Tel 64 3 479 8441
Professor Elaine Reese is the Education Domain Leader on a national birth cohort study, Growing Up in New Zealand. She has authored over 80 papers. She has served on the Children’s Action Plan, a government committee to help at-risk children. She has been a PI or co-PI on four Marsden grants from the Royal Society of New Zealand.
She has served as Editor of the Journal of Cognition and Development, and on the editorial boards of the journals Cognitive Development, Infant and Child Development, Reading Research Quarterly, and Memory Studies.
Elaine joined the Department in 1993. She has over 20 years of university teaching experience, at both the graduate and undergraduate levels. She coordinates the Master’s programme in the Department.
- The development of children’s autobiographical memory, language, and literacy
- Social influences on children’s development
Atatoa Carr, P. E., Reese, E., Bird, A. L., Bandara, D. K., Grant, C. C., & Morton, S. M. B. (2017). Caring for our infants: parents’ antenatal childcare intentions and nine-month reality. Early Years, 1-19. Advance online publication. doi: 10.1080/09575146.2017.1323186
Peterson, E. R., Andrejic, N., Corkin, M. T., Waldie, K. E., Reese, E., & Morton, S. M. B. (2017). I hardly see my baby: Challenges and highlights of being a New Zealand working mother of an infant. Kōtuitui. Advance online publication. doi: 10.1080/1177083X.2017.1391852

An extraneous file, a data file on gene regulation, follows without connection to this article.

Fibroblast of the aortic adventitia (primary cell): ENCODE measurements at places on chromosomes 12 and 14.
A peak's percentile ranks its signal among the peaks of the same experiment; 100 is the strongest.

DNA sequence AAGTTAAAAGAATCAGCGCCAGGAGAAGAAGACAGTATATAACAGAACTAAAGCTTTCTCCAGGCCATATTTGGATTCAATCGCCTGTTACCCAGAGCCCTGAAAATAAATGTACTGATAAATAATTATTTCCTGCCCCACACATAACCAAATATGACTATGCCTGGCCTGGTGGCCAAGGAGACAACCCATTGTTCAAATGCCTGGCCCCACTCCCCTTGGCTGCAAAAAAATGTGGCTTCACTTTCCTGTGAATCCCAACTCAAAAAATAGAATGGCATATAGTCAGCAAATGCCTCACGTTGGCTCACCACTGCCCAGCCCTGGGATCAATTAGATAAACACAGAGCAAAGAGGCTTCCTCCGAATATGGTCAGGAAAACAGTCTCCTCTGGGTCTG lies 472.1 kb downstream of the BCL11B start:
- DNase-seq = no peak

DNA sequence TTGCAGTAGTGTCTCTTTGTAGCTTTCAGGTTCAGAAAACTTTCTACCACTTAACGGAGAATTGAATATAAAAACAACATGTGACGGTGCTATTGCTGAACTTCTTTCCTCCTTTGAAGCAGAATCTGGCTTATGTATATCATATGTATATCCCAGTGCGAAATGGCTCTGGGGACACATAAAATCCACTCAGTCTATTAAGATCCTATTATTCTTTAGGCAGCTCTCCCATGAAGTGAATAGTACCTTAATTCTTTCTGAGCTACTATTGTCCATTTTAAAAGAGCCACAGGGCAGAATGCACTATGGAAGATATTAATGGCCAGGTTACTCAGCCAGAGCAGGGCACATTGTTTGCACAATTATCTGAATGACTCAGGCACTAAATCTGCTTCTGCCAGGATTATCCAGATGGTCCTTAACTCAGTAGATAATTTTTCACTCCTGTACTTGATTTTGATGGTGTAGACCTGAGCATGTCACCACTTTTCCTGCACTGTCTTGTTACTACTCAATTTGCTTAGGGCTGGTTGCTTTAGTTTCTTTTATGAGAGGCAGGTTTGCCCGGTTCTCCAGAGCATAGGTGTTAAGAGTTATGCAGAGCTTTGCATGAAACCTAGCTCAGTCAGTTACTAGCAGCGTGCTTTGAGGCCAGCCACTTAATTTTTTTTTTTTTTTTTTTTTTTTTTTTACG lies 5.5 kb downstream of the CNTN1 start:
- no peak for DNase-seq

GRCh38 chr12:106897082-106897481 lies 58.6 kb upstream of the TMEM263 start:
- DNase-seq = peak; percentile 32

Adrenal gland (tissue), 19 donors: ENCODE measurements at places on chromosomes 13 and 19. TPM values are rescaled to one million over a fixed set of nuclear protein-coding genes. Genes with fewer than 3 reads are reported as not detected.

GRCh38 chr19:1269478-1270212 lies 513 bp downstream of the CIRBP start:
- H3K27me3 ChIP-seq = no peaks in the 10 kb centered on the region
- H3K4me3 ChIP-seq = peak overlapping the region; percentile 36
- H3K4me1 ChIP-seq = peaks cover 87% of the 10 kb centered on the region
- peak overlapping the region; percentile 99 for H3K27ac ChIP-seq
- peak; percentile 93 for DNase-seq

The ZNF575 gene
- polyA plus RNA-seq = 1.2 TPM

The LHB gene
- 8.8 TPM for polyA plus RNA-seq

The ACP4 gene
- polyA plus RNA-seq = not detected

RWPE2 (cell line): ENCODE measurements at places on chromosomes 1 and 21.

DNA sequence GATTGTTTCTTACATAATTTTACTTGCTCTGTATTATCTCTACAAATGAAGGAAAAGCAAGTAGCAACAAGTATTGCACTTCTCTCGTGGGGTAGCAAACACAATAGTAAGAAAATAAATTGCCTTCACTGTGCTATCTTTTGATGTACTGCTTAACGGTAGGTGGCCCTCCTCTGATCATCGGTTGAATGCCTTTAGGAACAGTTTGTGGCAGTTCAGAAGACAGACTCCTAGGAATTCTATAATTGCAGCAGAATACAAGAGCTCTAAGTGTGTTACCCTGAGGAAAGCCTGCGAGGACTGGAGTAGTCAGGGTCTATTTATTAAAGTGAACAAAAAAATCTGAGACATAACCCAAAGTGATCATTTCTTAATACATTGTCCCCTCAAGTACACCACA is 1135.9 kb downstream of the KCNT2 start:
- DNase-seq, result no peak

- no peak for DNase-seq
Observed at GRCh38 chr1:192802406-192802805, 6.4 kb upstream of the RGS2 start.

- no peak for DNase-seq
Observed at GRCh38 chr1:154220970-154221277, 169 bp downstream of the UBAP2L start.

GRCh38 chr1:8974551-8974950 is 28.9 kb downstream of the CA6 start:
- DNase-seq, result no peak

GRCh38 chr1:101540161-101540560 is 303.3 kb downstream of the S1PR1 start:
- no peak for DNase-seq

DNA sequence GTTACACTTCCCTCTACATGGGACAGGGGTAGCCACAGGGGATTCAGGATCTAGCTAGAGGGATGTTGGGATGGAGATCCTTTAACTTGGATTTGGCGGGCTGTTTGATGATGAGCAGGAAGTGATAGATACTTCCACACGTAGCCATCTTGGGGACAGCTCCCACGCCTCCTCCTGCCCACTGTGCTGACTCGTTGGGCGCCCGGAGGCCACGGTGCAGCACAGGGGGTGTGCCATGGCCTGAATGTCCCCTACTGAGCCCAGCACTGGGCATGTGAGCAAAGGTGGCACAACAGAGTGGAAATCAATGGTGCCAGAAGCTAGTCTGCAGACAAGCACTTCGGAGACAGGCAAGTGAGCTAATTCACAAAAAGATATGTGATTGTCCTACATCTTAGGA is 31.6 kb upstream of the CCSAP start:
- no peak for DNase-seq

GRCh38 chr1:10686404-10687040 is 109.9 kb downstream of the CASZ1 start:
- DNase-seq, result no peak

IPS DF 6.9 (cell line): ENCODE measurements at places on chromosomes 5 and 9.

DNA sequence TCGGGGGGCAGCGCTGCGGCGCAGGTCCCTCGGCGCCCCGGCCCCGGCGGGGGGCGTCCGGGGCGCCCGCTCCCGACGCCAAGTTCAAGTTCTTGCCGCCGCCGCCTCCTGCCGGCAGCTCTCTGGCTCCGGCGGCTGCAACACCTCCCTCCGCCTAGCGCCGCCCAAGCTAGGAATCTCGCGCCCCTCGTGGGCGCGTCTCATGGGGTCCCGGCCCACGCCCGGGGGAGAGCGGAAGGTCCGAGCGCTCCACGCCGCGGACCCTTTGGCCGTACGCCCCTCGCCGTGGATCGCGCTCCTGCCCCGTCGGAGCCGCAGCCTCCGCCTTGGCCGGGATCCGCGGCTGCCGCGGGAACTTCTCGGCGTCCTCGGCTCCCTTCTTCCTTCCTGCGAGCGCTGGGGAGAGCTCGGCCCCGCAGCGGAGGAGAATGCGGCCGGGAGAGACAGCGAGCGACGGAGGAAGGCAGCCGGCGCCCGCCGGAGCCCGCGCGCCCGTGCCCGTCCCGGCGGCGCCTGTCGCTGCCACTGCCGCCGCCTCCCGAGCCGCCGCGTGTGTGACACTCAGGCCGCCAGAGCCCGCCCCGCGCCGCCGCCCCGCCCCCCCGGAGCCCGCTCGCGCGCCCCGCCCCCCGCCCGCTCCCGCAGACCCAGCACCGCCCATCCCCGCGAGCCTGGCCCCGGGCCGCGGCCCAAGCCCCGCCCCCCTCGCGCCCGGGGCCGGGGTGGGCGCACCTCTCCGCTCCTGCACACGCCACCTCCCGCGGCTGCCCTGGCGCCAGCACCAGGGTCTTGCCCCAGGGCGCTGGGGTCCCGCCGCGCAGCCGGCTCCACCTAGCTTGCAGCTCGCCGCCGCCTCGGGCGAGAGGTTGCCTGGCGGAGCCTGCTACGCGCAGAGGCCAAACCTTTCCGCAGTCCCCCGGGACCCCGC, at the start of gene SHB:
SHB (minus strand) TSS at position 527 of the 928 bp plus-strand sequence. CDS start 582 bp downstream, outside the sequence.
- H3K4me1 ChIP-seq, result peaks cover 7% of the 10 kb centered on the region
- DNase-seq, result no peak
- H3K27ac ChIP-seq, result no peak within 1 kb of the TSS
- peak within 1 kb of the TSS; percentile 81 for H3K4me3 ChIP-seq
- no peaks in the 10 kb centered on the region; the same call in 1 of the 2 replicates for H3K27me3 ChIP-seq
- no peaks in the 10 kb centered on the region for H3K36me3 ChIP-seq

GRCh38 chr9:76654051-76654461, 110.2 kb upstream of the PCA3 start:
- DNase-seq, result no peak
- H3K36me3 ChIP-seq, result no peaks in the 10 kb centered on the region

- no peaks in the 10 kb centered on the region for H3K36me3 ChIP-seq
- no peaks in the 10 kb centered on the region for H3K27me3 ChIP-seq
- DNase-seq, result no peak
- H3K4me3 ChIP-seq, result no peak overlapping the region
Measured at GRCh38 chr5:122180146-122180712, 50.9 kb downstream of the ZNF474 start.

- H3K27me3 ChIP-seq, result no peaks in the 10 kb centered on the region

Robertson, S.-J. L., & Reese, E. (2017). The very hungry caterpillar turned into a butterfly: Children’s and parents’ enjoyment of different book genres. Journal of Early Childhood Literacy, 17(1), 3-25. doi: 10.1177/1468798415598354
Schaughency, E., Suggate, S., & Reese, E. (2017). Links between early oral narrative and decoding skills and later reading in a New Zealand sample. Australian Journal of Learning Difficulties, 22, 109-132. doi: 10.1080/19404158.2017.1399914
Reese, E., Fivush, R., Merrill, N., Wang, Q., & McAnally, H. (2017). Adolescents' intergenerational narratives across cultures. Developmental Psychology, 53(6), 1142-1153. doi: 10.1037/dev0000309